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Whenever I review a tenant’s rental agreement (or a lease) for potential concerns over discriminatory treatment, one of the first things that I look for is whether it contains an adult supervision rule. What is an adult supervision rule? Simply put, it is a rule contained within the rental agreement (or lease) that states something like, “All children under 16 years of age must be supervised by an adult at all times.” As you might expect, not all adult supervision rules are worded alike. Some forbid children under 16 from playing outside unsupervised, while others forbid children under 14 or 12 from playing outside unsupervised. While adult supervision rules are often like the tip of the iceberg when it comes to discrimination, you have to ask yourself: What is right about an adult supervision rule? At the heart of the matter is a landlord’s desire that parents supervise or watch over their children while they are outside in the common areas of an apartment complex. That sounds logical enough, doesn’t it? For who wants a bunch of screaming kids running around an apartment complex unsupervised? No one. So a rule that appears to try to stop that type of behavior can seem like a good thing, right?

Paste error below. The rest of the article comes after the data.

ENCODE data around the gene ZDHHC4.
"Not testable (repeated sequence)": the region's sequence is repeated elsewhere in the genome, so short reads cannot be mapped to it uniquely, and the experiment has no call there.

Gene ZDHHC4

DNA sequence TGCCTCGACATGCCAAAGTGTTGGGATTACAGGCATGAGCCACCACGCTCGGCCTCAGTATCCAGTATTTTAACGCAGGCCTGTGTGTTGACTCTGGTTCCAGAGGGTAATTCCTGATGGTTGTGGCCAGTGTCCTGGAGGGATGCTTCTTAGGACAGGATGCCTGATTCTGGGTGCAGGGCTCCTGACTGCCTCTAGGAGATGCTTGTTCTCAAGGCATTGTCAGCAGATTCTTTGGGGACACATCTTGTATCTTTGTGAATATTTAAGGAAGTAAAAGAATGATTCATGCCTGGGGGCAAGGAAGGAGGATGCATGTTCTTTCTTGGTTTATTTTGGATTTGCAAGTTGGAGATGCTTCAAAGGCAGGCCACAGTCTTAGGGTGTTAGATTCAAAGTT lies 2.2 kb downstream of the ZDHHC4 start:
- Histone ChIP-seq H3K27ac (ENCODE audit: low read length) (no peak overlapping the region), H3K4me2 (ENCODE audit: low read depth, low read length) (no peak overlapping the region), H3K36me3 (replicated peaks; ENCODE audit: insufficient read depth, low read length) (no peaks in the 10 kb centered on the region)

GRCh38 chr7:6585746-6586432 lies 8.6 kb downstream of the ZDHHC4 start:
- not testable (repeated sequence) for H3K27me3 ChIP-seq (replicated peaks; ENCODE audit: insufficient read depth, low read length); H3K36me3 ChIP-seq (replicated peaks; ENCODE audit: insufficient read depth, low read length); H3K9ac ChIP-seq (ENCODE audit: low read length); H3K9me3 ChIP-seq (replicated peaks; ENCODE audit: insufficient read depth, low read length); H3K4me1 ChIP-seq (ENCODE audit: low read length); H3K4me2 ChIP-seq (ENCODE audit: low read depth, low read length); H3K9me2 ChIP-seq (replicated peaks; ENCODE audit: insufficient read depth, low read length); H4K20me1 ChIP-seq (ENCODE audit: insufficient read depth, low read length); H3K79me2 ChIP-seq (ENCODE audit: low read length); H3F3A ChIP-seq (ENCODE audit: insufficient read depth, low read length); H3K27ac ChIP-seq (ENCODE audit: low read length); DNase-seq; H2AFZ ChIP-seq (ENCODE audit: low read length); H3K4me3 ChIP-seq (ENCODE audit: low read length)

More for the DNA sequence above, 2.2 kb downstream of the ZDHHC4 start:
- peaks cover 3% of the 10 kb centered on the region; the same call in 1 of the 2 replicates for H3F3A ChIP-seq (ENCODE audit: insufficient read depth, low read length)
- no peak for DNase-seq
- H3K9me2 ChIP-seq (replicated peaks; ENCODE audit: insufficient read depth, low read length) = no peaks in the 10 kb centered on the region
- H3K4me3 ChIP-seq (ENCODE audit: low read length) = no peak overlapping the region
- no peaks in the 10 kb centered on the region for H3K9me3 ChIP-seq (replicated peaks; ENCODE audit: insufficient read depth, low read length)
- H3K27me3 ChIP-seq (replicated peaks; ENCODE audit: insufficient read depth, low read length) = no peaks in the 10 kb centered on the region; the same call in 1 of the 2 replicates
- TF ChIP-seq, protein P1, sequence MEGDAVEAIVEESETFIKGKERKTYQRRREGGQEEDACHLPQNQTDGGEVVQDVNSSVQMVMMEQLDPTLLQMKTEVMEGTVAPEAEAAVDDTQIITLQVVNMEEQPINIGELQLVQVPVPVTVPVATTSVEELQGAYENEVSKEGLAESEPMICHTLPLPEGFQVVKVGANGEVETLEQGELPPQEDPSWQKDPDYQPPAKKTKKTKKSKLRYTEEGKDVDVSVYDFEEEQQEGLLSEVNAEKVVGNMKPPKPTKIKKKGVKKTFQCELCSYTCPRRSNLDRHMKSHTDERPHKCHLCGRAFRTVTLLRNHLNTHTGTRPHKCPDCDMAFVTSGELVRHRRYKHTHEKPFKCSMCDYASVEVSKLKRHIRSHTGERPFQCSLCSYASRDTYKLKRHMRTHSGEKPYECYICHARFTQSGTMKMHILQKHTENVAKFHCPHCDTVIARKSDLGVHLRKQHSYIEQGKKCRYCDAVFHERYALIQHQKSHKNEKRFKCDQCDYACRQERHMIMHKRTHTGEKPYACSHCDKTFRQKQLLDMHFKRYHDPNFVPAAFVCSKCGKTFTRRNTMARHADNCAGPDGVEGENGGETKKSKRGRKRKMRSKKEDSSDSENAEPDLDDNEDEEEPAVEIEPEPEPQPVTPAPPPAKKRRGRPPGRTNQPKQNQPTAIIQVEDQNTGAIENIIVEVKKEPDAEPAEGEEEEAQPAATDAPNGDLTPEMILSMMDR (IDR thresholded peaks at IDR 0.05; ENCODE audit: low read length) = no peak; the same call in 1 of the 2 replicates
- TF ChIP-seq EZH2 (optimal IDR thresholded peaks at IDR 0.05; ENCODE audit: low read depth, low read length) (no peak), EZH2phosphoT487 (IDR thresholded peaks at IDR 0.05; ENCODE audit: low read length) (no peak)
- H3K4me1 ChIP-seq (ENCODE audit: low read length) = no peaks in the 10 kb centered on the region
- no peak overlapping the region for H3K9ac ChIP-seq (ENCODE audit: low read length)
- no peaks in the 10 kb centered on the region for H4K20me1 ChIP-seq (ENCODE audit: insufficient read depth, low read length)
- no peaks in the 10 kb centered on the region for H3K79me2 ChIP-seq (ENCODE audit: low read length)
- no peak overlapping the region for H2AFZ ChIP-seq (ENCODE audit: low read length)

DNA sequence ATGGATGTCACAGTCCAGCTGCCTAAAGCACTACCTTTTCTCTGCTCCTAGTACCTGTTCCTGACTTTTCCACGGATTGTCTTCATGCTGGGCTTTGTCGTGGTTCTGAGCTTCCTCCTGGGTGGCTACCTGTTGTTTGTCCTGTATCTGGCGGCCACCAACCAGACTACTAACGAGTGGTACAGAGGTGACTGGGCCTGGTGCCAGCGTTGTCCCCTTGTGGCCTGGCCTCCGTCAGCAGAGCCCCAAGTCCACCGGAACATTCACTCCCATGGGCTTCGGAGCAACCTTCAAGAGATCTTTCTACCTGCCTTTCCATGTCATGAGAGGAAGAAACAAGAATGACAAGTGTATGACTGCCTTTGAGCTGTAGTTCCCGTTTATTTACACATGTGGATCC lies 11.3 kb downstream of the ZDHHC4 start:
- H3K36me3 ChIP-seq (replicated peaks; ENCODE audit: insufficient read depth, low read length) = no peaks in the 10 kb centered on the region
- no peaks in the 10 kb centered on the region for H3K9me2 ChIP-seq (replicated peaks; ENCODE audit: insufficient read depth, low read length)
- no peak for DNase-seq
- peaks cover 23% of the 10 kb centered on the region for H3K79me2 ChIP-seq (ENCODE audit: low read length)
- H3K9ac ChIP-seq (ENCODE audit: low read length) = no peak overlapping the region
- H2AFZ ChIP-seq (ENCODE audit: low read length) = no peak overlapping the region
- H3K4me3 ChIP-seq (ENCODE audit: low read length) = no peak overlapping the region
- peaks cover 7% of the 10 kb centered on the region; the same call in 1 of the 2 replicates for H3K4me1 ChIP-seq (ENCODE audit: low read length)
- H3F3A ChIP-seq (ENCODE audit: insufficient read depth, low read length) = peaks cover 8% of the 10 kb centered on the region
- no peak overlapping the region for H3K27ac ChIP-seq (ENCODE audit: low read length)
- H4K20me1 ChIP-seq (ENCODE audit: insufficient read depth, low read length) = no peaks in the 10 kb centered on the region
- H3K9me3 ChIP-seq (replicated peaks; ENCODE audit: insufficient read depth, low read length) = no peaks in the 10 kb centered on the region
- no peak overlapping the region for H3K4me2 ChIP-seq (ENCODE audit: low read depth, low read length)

But the problem with adult supervision rules is that they are sort of like large fishing nets: they catch everything. So I’ve seen situations where adult supervision rules have forbid children from sitting in their doorways reading books. Adult supervision rules have been used to stop children from writing with sidewalk chalk right in front of their own apartments. (Newsflash: sidewalk chalk actually comes off as soon as water is poured onto it.) Adult supervision rules have been used to forbid young teenagers from sitting in the common areas of apartment complexes with their friends after school. In a case I recently tried, one mother was told that she could not allow her son to play outside in the common areas just outside of their apartment while she cooked their dinner. Put simply, while adult supervision rules, at first blush, seem like they are aimed at true problems, the reality is that they are frequently used to force children (16 and under, in most cases) to go inside. With child obesity rates continuing to climb, the last place that most children need to be is sitting on a couch in front of a TV or a video. What is more, social skills are thwarted when children are forbidden from congregating with one another. In the end, while there is a time and a place for children to be supervised by an adult, it surely isn’t 24/7.

Post Author: Stuart E. Fagan

Fair housing litigator with over 25 years' experience accepting cases in California.